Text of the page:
Then, it was Dhruv, the next day. My first superhero on paper. After that Ashwaghosh (about a world where everyone is a centaur). And more  horror. I read as much as I could. The vacations were over soon, as they always tend to do and the shop had run out of good stuff. I’d read enough that I could develop a taste. Horrors and heroes. And then we started with the daily dose of cartoons. Cartoon Network introduced us to an entire new world of superheroes. Literally, Hundreds of them.

I also started finding similarities between them and the ones I’ve read. Disappointment.

But the journey continued.

I learned soon that these cartoon shows were inspired from comic books of their own. Superman, Batman, Spider-Man, Iron Man, Justice League, X-Men, Dragon Ball Z. My curiosity exploded. As the time passed, I tried to grab some copies for myself but couldn’t find any in the nearby shops. Years passed and comics disappeared from the market. The journey from Chandamama to Lotpot, Chacha Chaudhary and Champak, to Super Commando Dhruv and Doga was almost over.

Later, I found a few on some of those small, battered stalls selling second-hand books, entrance exam forms and old magazines. And at one time, the ragman who made periodic rounds in every three months, passed me a tattered old copy of Lotpot. Its edges were rough and worn, the pages fading. There was no Motu-Patlu in it. But it was the real thing and I realised where the comics went.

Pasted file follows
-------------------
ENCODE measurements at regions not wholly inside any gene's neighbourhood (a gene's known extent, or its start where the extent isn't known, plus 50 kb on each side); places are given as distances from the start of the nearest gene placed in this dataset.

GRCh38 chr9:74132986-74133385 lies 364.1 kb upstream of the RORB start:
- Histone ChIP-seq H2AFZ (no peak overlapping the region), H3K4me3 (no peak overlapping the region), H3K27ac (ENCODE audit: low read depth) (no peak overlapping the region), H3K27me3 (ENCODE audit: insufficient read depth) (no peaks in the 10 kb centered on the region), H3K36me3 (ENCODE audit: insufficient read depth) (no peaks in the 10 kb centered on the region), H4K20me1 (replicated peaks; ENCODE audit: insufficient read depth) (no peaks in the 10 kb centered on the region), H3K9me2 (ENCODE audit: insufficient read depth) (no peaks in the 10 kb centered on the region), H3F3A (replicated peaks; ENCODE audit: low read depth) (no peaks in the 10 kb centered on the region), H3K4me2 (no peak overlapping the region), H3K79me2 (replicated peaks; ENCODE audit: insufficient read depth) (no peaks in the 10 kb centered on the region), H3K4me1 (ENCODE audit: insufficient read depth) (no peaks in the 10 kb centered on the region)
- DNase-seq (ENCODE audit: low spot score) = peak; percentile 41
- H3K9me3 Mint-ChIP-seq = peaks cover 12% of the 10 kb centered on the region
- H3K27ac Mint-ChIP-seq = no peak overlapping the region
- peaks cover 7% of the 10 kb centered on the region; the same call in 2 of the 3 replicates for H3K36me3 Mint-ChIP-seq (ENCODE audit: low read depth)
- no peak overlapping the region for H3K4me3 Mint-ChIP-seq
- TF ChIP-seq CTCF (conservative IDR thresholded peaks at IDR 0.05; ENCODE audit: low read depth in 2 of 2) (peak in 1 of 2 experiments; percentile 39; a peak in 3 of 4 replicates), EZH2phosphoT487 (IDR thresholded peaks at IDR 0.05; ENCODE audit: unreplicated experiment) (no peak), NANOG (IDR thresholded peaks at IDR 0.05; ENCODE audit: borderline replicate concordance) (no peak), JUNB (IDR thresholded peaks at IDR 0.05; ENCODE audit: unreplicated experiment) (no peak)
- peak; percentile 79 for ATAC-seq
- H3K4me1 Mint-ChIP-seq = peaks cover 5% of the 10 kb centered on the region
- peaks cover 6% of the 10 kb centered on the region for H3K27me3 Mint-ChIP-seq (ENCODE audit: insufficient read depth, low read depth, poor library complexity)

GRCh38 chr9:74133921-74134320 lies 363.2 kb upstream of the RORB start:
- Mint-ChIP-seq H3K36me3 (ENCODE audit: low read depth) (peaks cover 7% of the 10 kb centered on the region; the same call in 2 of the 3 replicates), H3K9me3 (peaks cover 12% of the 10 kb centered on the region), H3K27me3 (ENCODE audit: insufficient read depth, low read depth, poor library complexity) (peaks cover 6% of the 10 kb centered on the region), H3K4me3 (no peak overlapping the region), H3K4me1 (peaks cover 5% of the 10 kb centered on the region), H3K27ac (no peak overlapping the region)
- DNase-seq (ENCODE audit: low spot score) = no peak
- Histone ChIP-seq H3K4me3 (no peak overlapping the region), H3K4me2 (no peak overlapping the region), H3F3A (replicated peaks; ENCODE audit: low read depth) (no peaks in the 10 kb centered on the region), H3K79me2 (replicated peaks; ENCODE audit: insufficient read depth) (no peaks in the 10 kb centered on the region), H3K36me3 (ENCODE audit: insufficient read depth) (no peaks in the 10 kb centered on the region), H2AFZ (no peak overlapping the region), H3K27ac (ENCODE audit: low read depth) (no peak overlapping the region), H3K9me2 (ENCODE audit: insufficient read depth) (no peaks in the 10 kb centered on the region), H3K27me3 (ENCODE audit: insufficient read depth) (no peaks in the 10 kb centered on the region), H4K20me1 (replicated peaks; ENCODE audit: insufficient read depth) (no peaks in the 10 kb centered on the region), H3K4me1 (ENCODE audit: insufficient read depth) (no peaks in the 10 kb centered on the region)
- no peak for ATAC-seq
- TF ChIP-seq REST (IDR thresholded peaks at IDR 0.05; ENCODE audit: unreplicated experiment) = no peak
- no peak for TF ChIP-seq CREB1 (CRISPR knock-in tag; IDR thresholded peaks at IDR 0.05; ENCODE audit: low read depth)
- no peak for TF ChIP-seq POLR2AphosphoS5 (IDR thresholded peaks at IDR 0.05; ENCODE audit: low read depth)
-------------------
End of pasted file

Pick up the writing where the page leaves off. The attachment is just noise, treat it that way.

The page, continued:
There was also one time when I got a free Justice League comic with Maggi. It was some promotional tie-in thing. But apart from that, I never read any other American comic back then.

With the advanced technology and .cbz readers for androids, it’s become a little easy nowadays. I’ve read the Frank Miller’s masterpiece The Dark Returns on my tablet and even though the experience was different, (it’s not very easy to read e-comics) I felt somehow satisfied. I had, at last, actually read my first Batman.

Now, in the modern age of comics, we’ve more original concepts and English publishers in India. There’s Ravanayana, Devi, Rama, Aghori and many other dystopian or urban fantasy stories with Indian characters and theme. Anti-heroes and villains who represent agendas and ideologies. Moments when the heroes make bad choices in the climax. But where Captain America and Superman grew up from being flawless American icons to symbol of hope with more human aspects in personal life, Indian classics have dwindled towards oblivion. I’ve often felt bad (after growing up idolising Shaktimaan) about the ignorance our heroes face. They weren’t bad for starters. I might not be a huge fan of them, and have often found them too thin for my taste, but you always remember your first.